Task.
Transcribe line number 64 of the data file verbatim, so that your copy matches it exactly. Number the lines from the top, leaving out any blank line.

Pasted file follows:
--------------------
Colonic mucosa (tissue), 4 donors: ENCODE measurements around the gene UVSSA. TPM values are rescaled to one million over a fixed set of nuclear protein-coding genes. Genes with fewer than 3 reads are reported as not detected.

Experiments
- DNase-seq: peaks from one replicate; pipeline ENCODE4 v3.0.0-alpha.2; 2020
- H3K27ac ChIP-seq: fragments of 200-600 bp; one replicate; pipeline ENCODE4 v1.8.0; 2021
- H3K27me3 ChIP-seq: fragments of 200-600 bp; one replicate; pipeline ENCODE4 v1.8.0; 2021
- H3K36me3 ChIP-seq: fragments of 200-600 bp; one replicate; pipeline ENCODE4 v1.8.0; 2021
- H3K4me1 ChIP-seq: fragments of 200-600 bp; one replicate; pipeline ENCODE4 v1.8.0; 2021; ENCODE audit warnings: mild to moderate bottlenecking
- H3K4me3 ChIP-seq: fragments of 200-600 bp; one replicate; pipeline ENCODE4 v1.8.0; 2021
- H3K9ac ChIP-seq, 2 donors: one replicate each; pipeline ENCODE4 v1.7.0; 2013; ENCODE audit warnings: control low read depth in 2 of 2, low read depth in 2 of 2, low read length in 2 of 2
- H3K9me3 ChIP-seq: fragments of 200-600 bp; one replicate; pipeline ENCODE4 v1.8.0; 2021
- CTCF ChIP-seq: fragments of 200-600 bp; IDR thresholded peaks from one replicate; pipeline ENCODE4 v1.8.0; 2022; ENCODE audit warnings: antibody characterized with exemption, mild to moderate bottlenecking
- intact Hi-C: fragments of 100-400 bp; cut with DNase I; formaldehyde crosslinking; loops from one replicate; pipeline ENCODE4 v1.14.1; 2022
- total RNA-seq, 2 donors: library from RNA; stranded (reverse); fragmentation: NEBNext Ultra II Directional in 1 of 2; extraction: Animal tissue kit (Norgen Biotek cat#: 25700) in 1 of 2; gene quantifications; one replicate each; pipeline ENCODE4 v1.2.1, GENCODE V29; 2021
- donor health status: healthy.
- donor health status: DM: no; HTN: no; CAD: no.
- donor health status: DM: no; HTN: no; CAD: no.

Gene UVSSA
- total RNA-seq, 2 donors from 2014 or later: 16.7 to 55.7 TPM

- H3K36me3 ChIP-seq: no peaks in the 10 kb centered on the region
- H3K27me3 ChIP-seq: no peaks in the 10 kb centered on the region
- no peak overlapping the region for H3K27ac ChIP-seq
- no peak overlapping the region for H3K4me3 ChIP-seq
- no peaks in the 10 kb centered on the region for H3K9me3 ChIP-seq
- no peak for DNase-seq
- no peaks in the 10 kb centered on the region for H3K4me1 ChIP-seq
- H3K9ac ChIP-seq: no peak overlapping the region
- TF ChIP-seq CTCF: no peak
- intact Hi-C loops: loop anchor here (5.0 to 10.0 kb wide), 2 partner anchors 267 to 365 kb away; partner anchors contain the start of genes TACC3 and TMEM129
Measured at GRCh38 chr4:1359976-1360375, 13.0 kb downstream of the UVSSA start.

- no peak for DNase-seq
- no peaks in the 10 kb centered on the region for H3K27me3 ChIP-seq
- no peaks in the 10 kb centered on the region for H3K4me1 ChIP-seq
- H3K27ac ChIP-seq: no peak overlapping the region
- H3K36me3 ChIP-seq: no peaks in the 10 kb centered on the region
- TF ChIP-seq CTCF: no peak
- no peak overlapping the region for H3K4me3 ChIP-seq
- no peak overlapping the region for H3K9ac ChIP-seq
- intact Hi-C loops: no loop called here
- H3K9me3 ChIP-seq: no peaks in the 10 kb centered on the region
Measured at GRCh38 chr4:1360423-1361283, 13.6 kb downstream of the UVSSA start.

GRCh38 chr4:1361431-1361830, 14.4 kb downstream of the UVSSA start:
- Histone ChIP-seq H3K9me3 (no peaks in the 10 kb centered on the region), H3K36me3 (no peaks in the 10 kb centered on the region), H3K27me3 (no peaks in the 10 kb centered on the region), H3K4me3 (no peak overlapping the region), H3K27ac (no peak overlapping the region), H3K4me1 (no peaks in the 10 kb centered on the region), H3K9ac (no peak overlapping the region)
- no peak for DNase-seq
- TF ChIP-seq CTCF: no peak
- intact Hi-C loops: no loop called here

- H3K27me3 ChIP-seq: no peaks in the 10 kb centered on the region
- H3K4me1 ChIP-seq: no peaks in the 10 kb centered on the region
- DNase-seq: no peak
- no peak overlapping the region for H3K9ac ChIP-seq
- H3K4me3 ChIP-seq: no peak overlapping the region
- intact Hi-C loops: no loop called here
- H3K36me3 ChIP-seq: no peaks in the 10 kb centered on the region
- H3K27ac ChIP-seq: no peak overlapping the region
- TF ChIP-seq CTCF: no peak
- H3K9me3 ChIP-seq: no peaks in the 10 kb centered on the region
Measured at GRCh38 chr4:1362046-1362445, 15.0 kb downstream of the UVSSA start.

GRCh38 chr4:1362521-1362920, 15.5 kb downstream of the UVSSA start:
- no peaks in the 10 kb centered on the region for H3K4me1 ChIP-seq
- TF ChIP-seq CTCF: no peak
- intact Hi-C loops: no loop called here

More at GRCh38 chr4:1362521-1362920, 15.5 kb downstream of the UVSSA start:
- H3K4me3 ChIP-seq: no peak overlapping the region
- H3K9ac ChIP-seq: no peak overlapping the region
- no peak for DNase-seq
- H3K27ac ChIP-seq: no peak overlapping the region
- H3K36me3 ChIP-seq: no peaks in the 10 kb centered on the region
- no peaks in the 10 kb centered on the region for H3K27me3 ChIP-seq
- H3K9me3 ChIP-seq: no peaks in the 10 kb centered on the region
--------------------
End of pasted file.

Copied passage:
- no peak for DNase-seq